That is the new White House Christmas tree. Actually, that's the first lady and daughters, Sasha and Malia, walking out to greet the new White House Christmas tree.

You're about to see it right here on the back of a horse-drawn carriage as it were. It is a 19-foot Fraser Fir grown in Ash County, North Carolina. Nineteen-feet, it was chopped down -- or "harvested," as they say in the business -- the p.c.-term is "harvested" -- in October and it will go on display in the Blue Room, this beautiful 19 foot Fraser Fir.

There's Bo, the White House dog, checking out the tree. I hope this is as close a look as he gets to it. You know how dogs get in your trees sometimes.

You know, the Fraser Firs which are grown in North Carolina are apparently popular trees for the White House. There was one that sat in the Blue Room in 2008. Another Fraser Fir from Ash County, a 20- footer, was the White House Christmas tree in 2008.

This one, again, you're looking at it right now, arriving now. The 19-foot Fraser Fir will be the White House Christmas tree, a tradition.

Meanwhile, another tradition, Thursday is the new Friday. Big retailers getting a head start on Black Friday sales, opening their doors earlier than ever.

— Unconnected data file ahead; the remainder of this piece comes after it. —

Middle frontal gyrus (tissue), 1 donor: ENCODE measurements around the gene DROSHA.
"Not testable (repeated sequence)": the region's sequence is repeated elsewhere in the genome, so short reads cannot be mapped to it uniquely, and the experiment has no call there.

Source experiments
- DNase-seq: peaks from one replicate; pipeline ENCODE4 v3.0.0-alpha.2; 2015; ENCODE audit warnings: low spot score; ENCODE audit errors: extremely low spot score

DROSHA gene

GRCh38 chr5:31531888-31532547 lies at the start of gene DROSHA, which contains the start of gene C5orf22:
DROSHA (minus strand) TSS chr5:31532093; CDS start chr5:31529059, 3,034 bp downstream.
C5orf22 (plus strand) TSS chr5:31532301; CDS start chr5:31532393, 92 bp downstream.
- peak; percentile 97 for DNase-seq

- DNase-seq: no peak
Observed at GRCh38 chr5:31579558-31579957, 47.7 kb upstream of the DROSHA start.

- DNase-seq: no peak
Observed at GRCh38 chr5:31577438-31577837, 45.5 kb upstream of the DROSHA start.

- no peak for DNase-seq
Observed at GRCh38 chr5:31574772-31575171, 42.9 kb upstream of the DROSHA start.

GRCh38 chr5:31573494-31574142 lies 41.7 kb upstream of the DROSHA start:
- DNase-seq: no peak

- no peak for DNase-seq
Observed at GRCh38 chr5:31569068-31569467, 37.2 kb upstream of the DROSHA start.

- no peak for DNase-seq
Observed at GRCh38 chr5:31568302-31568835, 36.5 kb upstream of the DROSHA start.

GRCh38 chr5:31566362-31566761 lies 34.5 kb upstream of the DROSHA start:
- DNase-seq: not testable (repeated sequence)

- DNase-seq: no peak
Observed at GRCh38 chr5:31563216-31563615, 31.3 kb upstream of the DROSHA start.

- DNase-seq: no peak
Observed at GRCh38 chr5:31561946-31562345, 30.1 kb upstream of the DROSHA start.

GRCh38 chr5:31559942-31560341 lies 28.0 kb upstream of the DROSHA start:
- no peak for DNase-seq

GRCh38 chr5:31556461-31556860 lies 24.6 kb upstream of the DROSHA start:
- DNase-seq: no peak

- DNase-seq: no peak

The turkey hadn't even settled before some hit the stores last night. Walmart, Toys 'R Us, Sears, all opened at 8:00 p.m., if you can believe it. One-hundred-and-forty-seven million people are expected to brave the crowds this weekend.

That's few than last year, but they're expected to shell out more cash. $21 billion in sales expected, that is up just a bit from last year. And today, we are in full swing covering the holiday shopping season. We are staked out around the country, keeping tabs on just how crazy it is out there.

George Howell has been in a Best Buy in Atlanta since, like, dawn, pre-dawn. What's it looking like there now, George?

GEORGE HOWELL, CNN CORRESPONDENT: Well, John, look, so, you know, what we're seeing right now, according to the people who work here, we're seeing those customers who show up who want to buy the higher- priced items.

What we saw hours ago, midnight when this store opened, John, those were the people that were looking for the deals.

We have this video to show you, some 600 people who were lined around this building waiting to get inside to get those special offers, these things laptops, televisions that were marked down hundreds of dollars, in many cases.

And you're finding that people are pretty satisfied with what they're seeing.

As you mentioned, fewer people will be shopping this year but they are shelling out more money and these stores are definitely counting on that, John.